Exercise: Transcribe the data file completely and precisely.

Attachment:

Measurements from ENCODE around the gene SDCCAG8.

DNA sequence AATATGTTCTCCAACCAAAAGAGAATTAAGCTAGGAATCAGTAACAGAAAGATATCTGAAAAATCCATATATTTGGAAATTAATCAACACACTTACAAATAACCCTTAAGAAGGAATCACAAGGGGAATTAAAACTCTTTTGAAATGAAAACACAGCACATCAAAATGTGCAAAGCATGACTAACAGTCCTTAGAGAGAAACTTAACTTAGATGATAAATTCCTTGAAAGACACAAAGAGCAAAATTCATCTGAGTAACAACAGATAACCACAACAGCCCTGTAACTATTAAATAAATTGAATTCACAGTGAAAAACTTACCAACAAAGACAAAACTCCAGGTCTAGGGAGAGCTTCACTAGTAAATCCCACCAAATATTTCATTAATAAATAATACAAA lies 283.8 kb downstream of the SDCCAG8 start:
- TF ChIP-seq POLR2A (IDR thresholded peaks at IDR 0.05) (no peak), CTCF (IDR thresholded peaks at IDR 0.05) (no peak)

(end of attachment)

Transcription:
Measurements from ENCODE around the gene SDCCAG8.

DNA sequence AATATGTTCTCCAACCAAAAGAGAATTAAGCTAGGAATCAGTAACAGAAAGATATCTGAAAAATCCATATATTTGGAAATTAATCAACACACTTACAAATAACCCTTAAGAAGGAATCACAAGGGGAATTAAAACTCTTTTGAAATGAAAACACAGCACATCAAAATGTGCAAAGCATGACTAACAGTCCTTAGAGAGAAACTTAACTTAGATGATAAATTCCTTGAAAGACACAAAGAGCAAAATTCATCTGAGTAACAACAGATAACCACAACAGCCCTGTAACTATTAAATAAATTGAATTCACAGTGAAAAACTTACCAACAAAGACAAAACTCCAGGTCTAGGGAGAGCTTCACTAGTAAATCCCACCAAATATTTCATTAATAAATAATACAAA lies 283.8 kb downstream of the SDCCAG8 start:
- TF ChIP-seq POLR2A (IDR thresholded peaks at IDR 0.05) (no peak), CTCF (IDR thresholded peaks at IDR 0.05) (no peak)